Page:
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Josh Hartnett Says He Turned Down 'Superman Returns' As Well As Playing Spider-Man And Batman

Photo of Kevin Jagernauth By Kevin Jagernauth | The Playlist April 29, 2014 at 12:00PM

This spring Josh Hartnett returns to our collective consciousness in Showtime's "Penny Dreadful," and it has been a long time since we've seen him anything. The past four of five years has seen the actor drift with indies nobody saw ("Stuck Between Stations," "August," "Girl Walks Into A Bar"), genre fare that no one saw ("Bunraku," "I Come With The Rain") and troubled international blockbusters ("Singularity"). But perhaps his career might've been different, if he had made some different choices.
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August Josh Hartnett

This spring Josh Hartnett returns to our collective consciousness in Showtime's "Penny Dreadful," and it has been a long time since we've seen him anything. The past four of five years has seen the actor drift with indies nobody saw ("Stuck Between Stations," "August," "Girl Walks Into A Bar"), genre fare that no one saw ("Bunraku," "I Come With The Rain") and troubled international blockbusters ("Singularity"). But perhaps his career might've been different, if he had made some different choices.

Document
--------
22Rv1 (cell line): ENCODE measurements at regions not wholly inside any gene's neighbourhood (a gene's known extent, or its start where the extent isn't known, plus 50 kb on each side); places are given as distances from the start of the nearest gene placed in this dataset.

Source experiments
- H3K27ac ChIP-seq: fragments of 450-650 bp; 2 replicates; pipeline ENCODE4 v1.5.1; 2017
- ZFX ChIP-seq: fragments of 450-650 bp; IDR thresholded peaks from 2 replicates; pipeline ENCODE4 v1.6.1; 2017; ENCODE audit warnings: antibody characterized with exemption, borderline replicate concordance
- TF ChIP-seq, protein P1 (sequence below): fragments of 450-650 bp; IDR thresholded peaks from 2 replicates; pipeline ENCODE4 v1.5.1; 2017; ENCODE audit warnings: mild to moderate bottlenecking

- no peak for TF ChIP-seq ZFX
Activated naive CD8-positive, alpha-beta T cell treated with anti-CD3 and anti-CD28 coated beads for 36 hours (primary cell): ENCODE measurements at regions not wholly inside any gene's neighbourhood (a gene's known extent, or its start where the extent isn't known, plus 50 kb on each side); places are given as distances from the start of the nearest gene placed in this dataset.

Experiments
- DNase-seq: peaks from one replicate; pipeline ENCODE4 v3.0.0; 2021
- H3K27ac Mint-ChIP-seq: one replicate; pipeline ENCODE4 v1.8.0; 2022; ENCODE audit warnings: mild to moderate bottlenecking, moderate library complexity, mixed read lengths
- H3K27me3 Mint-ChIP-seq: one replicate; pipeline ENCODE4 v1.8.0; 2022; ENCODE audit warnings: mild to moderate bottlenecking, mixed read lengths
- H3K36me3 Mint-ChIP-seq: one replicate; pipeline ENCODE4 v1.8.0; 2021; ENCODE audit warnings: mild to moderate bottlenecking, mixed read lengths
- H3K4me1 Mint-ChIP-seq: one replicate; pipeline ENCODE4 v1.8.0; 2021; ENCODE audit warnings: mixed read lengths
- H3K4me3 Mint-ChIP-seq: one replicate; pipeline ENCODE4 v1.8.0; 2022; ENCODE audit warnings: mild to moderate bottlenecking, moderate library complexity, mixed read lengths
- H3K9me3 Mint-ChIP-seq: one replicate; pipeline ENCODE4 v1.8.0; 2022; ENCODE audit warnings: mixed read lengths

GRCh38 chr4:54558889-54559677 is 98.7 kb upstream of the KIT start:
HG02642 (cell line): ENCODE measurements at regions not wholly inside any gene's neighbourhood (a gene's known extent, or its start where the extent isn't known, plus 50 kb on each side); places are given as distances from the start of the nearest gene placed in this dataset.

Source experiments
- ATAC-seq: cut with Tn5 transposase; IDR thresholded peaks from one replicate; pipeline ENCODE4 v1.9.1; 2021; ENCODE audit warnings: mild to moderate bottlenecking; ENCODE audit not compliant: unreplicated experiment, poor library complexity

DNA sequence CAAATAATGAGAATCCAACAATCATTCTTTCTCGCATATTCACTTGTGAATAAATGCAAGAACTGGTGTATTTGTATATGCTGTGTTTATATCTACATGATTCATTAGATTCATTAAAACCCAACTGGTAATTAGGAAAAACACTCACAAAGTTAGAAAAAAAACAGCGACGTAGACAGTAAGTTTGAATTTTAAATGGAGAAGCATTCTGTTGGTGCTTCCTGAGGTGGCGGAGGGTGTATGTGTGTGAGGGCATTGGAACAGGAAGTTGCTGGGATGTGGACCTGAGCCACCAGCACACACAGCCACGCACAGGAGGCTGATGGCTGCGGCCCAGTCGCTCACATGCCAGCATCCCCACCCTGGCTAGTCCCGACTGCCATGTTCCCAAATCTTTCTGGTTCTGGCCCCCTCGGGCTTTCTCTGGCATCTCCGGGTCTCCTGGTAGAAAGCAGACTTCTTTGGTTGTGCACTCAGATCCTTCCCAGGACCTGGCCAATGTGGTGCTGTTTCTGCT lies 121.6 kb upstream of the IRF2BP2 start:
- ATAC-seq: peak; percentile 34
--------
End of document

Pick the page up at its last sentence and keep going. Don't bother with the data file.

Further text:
In an interview with Details, the actor is up front about turning down some major roles, including Bryan Singer's "Superman Returns," early in his career. "Spider-Man was something we talked about. Batman was another one. But I somehow knew those roles had potential to define me, and I didn't want that. I didn't want to be labeled as Superman for the rest of my career. I was maybe 22, but I saw the danger," he explained.

And to be fair, there is a kernel of truth to that. Christopher Reeve forever carried the Supes tag, Brandon Routh is still referred to as "that-guy-who-played-Superman," and right now, the only thing Henry Cavill can stake his name to is wearing the blue and red tights. But as you might guess, those around Hartnett in Hollywood didn't take kindly to his attitude.

"I didn't have those agents for much longer after that. There was a lot of infighting between my manager and agents, trying to figure out who to put the blame on. It got to the point where none of us were able to work together," Harnett said.

However, at age 35, Harnett has mellowed a bit, and if Warner Bros. came to him again (theoretically) to play Superman, he'd take a different approach. "I'd say, 'Let's talk about how it would be done, see if we can get on the same page.' Compromise doesn't scare me anymore."

Sometimes, life lessons are learned the hard way, but Hartnett seems pretty level-headed about it all. "Penny Dreadful" kicks off on May 11th.

This article is related to: Josh Hartnett, Superman Returns, Batman


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